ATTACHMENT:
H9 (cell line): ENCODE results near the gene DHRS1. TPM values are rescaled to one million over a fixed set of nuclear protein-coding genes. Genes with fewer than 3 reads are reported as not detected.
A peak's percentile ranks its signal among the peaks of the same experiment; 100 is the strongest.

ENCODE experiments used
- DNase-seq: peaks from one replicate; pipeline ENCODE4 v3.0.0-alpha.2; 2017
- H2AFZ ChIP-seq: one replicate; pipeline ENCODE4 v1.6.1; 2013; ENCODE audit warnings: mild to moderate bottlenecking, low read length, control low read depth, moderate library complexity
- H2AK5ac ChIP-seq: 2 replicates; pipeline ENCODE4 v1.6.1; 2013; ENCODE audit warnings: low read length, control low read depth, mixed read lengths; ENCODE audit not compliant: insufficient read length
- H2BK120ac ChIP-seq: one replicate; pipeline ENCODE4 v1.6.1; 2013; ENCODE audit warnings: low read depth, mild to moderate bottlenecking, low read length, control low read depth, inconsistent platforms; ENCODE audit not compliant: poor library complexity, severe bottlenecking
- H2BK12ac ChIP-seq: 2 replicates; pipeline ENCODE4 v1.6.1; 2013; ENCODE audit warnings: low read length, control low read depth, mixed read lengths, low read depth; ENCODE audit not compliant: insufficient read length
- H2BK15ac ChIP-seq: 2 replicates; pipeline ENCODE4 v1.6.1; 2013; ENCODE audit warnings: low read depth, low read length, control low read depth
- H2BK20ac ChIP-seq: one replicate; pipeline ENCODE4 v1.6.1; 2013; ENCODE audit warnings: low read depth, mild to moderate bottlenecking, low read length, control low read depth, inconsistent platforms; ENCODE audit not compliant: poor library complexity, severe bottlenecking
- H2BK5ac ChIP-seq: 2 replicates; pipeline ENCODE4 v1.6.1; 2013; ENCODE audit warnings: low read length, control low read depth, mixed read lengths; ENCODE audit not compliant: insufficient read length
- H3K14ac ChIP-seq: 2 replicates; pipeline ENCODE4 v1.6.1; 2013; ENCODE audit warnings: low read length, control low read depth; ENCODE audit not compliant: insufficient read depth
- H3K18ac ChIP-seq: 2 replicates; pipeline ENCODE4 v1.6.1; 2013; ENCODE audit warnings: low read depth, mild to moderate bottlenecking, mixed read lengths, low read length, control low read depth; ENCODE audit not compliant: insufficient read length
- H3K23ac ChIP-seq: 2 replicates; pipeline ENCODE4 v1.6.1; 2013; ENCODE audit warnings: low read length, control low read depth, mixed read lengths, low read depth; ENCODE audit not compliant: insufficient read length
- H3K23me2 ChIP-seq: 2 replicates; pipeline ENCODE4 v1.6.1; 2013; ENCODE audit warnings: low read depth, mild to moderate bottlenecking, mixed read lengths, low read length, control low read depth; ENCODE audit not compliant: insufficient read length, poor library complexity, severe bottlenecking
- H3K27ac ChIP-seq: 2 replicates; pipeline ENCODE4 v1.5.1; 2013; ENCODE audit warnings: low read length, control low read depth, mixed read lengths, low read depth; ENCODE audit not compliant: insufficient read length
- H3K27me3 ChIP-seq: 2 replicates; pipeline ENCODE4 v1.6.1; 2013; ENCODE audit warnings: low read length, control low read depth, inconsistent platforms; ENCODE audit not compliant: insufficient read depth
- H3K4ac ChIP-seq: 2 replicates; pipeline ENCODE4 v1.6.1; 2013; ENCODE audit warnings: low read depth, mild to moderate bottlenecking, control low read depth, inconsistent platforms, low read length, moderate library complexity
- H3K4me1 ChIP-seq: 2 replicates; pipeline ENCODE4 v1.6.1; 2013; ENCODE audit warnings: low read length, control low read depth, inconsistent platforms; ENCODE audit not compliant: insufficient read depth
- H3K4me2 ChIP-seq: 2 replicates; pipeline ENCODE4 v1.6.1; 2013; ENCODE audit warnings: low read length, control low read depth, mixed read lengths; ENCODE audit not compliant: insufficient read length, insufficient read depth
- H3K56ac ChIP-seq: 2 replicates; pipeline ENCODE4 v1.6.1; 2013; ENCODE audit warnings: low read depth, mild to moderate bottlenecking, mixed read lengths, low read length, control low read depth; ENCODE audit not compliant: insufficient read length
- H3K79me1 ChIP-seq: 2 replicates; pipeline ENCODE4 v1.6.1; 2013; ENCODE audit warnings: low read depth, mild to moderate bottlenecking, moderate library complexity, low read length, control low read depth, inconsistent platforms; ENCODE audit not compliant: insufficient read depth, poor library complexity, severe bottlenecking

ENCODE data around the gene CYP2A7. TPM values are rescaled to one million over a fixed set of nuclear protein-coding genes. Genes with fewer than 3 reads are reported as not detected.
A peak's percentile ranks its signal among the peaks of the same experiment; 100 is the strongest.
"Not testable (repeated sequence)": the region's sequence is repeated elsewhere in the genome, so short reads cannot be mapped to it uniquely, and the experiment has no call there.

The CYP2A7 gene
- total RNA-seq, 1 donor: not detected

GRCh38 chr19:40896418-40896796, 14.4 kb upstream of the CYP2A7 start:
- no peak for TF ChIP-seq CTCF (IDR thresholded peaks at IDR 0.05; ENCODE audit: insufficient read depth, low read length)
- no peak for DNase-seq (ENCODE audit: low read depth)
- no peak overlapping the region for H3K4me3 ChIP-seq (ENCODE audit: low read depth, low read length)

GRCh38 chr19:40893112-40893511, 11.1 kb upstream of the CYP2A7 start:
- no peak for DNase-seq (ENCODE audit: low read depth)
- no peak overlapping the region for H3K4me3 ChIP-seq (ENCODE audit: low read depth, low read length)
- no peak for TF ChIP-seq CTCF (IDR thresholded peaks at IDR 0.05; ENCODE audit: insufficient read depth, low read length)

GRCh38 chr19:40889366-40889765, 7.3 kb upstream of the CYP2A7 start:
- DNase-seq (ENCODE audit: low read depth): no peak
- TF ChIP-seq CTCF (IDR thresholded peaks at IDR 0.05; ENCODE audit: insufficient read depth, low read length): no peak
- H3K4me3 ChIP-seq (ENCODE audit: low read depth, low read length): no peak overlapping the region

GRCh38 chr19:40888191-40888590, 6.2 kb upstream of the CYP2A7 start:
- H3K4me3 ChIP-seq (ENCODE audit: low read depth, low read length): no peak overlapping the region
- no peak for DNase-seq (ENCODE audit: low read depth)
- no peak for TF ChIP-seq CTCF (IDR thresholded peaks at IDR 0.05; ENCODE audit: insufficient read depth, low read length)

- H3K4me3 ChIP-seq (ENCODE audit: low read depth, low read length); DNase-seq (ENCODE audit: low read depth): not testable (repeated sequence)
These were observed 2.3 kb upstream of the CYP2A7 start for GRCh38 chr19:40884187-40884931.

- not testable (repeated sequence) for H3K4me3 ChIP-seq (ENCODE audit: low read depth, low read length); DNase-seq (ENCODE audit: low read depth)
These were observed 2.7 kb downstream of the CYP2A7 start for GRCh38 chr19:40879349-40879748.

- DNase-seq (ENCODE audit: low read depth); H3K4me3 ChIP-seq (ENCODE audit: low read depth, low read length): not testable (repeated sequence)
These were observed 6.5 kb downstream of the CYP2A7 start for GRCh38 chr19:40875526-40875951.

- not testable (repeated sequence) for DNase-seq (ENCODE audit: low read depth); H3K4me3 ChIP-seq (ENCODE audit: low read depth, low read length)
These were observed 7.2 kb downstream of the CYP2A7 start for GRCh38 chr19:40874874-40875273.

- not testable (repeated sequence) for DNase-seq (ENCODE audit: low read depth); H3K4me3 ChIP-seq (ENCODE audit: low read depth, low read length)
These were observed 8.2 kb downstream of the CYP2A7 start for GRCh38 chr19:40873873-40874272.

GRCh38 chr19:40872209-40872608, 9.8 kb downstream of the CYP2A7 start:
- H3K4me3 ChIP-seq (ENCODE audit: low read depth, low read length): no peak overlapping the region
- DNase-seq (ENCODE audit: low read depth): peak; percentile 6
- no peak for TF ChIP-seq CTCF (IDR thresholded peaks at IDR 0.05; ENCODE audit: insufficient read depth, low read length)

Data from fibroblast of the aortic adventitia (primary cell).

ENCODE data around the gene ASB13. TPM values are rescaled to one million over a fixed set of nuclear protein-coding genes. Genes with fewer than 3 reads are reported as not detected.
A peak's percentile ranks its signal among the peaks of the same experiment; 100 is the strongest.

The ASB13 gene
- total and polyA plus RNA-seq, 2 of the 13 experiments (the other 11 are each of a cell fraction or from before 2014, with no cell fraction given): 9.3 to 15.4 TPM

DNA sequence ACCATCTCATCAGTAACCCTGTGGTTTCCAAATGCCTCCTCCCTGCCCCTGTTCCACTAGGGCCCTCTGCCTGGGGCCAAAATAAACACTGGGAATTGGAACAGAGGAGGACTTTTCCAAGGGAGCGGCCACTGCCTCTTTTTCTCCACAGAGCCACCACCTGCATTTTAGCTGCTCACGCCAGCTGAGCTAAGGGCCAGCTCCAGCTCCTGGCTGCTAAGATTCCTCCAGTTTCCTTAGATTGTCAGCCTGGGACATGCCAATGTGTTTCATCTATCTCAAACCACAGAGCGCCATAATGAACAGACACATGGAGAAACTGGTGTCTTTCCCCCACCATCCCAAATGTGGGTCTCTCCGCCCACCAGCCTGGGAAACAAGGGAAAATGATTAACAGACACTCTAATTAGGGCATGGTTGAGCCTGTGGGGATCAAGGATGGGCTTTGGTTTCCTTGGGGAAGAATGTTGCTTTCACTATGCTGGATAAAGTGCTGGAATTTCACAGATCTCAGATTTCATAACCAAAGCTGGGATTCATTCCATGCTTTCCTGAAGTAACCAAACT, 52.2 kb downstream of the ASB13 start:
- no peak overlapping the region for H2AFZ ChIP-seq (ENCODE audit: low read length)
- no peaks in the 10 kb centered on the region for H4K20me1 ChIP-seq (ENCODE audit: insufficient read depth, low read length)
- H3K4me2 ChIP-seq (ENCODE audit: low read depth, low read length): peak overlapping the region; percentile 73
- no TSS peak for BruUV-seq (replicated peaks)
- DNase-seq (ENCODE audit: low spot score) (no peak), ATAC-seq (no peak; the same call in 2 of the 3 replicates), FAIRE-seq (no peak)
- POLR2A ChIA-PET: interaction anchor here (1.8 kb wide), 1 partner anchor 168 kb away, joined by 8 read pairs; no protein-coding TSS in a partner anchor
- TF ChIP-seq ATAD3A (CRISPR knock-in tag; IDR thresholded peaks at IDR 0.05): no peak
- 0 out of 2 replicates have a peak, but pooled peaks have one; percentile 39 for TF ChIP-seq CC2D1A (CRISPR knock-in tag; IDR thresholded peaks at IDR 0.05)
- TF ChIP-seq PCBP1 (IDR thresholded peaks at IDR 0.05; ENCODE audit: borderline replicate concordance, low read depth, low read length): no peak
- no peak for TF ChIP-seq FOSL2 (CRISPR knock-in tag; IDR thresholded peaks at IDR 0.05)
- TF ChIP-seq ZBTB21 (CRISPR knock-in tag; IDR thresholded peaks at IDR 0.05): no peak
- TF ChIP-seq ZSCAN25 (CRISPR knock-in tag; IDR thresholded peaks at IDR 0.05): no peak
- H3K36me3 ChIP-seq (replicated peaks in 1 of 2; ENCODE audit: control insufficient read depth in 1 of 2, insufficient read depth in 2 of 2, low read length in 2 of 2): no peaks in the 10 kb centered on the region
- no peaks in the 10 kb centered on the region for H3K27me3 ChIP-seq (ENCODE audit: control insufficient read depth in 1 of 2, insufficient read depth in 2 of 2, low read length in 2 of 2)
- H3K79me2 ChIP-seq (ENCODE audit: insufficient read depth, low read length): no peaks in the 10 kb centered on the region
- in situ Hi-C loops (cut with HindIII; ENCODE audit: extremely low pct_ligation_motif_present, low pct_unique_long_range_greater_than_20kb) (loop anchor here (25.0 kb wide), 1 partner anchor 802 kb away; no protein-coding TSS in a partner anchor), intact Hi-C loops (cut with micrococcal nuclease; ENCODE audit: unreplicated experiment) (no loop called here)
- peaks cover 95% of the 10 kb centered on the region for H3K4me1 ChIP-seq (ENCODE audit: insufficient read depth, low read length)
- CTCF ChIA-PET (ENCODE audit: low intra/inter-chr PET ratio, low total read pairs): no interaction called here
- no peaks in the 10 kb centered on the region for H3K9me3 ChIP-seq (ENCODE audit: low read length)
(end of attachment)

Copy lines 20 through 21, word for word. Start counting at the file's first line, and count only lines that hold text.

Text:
- H3K4me2 ChIP-seq: 2 replicates; pipeline ENCODE4 v1.6.1; 2013; ENCODE audit warnings: low read length, control low read depth, mixed read lengths; ENCODE audit not compliant: insufficient read length, insufficient read depth
- H3K56ac ChIP-seq: 2 replicates; pipeline ENCODE4 v1.6.1; 2013; ENCODE audit warnings: low read depth, mild to moderate bottlenecking, mixed read lengths, low read length, control low read depth; ENCODE audit not compliant: insufficient read length